Khamis, 6 Disember 2012

Hijama (Wet Cupping) Clinic Case Study 2:Treatment of Vascular Claudication*


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By Dr Rizwhan Suleman (Mchiro) and Nurudeen Hassan Bsc (Hons) MRes
HijamaCentres.co.uk
Case History                                                 
 78 year old retired male of SoutAh-East Asian origin presents with activity based stiffness and paresthesia in his distal lower limbs bilaterally up to the knee. The symptoms are accompanied by a dull ache in the affected areas as well as in the lower back. The pain and paresthesia are described at the time on a visual analogue pain scale (VAS) as being up to 9/10. Symptoms are brought on gradually by walking for a time period greater than 10 minutes. The pains stop the patient from progressing any further in his activities and are resolved by resting for period of approximately 3 minutes. The complaint developed progressively over the last 2 years and had no known cause of onset.   

Previous Medical History
The patient suffered a myocardial infarction 11 years ago that was treated with triple bypass surgery, he has high cholesterol and high blood pressure that is being managed with medication and has type 2 diabetes that is well managed with dietary control. He was previously diagnosed with anaemia 1 year ago but has since been tested and his iron levels have now normalised.  

Previous Treatment
The patient saw his GP who prescribed pain medication and later referred the patient to a neurologist. After undergoing a number of investigations with his neurologist the patient was  diagnosed with intermittent vascular claudication. Surgical interventions were discussed but the patient and his family did not want pursue this line of care.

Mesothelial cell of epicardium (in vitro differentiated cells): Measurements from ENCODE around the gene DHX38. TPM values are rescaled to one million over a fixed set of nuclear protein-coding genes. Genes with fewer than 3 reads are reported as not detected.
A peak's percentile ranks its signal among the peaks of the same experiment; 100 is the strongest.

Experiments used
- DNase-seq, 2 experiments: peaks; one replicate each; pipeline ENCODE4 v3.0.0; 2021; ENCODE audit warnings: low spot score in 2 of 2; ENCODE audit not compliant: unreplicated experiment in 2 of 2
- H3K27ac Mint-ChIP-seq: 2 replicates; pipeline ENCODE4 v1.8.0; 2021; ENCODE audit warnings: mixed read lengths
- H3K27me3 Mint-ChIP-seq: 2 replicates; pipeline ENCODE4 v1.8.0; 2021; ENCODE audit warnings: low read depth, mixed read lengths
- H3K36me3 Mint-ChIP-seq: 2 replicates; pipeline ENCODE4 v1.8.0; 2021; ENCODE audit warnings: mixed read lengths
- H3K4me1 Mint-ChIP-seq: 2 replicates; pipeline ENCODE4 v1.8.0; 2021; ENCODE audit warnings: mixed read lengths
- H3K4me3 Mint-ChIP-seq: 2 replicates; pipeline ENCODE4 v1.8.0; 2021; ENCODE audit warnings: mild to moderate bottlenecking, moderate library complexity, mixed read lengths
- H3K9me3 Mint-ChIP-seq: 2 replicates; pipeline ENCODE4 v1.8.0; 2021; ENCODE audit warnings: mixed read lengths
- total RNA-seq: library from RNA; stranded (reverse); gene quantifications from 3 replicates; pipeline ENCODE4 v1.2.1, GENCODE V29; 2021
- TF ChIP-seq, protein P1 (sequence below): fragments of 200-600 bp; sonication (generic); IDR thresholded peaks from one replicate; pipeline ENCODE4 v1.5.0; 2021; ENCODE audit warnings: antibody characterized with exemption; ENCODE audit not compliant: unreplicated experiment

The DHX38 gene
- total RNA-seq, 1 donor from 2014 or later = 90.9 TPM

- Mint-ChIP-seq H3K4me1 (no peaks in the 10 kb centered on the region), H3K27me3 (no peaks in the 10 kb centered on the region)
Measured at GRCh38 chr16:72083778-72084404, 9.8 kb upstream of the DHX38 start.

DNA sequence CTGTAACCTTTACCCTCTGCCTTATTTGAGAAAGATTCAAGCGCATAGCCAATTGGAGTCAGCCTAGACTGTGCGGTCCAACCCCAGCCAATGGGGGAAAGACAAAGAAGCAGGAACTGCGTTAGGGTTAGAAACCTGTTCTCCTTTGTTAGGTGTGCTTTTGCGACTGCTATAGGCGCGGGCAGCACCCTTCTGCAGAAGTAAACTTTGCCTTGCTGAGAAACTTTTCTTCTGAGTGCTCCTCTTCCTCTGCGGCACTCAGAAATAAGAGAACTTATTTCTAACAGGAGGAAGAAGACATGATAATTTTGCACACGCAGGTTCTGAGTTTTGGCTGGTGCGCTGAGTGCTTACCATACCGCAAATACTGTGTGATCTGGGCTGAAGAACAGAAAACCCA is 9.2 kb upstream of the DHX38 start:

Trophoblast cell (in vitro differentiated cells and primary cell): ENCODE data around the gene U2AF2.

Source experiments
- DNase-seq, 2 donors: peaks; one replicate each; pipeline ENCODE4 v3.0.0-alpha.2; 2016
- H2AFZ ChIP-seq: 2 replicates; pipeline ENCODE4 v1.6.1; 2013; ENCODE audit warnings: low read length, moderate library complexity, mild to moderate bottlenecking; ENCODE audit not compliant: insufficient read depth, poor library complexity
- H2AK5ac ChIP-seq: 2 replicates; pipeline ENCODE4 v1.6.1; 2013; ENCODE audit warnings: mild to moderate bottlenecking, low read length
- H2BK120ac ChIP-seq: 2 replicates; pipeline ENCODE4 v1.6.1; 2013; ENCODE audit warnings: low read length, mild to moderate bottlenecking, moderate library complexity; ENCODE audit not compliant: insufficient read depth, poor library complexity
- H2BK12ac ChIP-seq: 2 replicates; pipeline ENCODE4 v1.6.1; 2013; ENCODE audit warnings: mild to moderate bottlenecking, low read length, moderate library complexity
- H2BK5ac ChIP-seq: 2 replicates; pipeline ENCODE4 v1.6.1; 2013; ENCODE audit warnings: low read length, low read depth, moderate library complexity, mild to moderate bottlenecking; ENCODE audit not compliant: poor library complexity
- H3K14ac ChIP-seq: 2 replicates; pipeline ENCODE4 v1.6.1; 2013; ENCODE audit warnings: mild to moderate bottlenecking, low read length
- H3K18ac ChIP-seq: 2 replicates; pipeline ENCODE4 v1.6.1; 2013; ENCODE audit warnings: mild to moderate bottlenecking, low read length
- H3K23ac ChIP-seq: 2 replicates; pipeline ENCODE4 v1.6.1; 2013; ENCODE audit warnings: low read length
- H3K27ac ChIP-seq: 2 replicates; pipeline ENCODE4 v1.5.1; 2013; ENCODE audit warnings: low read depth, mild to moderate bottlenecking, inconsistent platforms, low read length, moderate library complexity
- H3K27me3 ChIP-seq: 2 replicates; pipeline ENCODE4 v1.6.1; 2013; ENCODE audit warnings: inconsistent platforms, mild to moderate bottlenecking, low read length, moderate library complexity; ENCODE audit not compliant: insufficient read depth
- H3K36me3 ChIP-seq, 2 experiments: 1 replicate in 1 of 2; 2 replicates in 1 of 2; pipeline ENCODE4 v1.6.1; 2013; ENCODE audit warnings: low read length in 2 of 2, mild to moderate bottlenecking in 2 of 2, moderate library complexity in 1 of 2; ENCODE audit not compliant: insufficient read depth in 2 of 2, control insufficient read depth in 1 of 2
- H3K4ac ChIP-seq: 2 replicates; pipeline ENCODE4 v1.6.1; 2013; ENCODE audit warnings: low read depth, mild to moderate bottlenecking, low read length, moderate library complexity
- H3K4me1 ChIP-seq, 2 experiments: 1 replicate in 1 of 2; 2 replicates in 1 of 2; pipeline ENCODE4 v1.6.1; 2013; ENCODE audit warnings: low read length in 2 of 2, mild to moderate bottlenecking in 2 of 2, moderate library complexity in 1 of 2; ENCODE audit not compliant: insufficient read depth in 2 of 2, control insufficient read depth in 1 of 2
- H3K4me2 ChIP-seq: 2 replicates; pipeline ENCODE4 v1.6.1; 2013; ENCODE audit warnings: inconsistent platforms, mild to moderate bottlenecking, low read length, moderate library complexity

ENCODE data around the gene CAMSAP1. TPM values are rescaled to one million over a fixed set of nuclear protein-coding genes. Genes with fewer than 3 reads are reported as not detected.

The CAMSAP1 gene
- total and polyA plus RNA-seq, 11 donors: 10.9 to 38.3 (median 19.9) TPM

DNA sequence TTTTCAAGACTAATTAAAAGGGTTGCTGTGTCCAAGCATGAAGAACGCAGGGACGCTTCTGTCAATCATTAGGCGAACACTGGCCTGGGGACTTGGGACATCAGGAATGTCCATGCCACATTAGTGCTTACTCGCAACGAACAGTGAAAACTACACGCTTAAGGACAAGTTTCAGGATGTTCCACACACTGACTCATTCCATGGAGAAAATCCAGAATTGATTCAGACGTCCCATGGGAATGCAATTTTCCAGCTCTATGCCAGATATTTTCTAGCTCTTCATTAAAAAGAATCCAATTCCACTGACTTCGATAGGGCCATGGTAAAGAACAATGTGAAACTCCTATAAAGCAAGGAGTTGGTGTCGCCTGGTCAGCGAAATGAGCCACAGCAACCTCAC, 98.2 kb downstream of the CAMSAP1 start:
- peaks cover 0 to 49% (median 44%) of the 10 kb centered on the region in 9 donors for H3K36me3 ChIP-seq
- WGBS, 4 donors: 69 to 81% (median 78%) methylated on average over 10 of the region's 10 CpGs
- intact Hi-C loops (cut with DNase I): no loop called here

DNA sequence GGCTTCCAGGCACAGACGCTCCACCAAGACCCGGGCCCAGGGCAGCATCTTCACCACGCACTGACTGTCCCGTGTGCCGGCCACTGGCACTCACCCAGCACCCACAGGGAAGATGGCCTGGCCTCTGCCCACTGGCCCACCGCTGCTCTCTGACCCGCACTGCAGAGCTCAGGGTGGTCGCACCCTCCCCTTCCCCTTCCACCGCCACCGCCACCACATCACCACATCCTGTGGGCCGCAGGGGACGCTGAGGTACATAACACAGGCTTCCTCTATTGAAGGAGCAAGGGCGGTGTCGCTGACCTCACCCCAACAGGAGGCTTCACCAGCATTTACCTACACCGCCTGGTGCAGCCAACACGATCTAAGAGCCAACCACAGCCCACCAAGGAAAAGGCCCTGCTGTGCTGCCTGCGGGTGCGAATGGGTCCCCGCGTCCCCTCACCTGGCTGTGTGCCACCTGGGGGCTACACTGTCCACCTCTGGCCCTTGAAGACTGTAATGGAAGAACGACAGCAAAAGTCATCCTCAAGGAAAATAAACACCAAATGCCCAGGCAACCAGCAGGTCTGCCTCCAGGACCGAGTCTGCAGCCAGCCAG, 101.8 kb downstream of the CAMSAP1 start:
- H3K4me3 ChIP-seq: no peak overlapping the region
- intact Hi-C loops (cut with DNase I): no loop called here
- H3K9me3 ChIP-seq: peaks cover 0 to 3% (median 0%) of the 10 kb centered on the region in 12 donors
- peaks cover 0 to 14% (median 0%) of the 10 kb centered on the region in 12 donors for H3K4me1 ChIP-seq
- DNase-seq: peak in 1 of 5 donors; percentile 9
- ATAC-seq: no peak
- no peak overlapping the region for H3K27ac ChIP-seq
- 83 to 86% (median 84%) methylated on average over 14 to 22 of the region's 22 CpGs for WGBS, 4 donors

Physical examination
Blood Pressure, heart rate, respiratory rate and temperature were all within normal range. Lumbar ROM (range of motion) was relatively limited but did not reproduce any symptoms even on extension. SLR (straight leg raise) did not elicit any pain or symptoms and was within normal range. Lower limb dermatomes, myotomes and reflexes were all normal.    


Diagnosis
Vascular Claudication

Treatment
The patient was prescribed an initial course of 3 treatments after which progress was to be reviewed. Treatment frequency was set at once monthly as a precautionary measure to safeguard against treatment induced anaemia and anticipating a potential for slow healing as a result of the reduced blood supply in the local area. Hijama (wet cupping) therapy was applied bilaterally to the posterior aspects of the calfs (figure A), at the proximal borders of the popliteal fossa (figure A) and para-spinally, just superior to the posterior inferior iliac spines (PSIS) (figure B). The patient was treated laying prone (Figure C).


Post Treatment follow-up
One month after the first treatment the patient described a 20% reduction in the intensity of the symptoms but no change in the duration of onset. After treatment 2 the patient noticed that he was able to walk for over 20minutes without any onset of symptoms and described the parestheisa and pain as being non-existent. On review, after the completion of the treatment course, the patient was asymptomatic and his only limitation when walking was tiredness as a result of the physical exertion.  

Note
Although the exact mechanisms of how hijama (wet cupping) therapy affects human tissues at both the local and systemic level is not objectively clear, cases like this help to shed light on the properties that this ancient medical practice holds. This information will not only aid in bettering the understanding of how and why we can utilise its application but can also help to inspire and guide the various theories that attempt to explain the very mechanisms by which we are achieving such results. 





Definitions: 
Intermittent claudication (Latin: claudicatio intermittens) is a clinical diagnosis given for muscle pain (ache, cramp, numbness or sense of fatigue), classically in the calf muscle, which occurs during exercise, such as walking, and is relieved by a short period of rest.

Claudication derives from the Latin verb claudicare, "to limp". - Wikipedia


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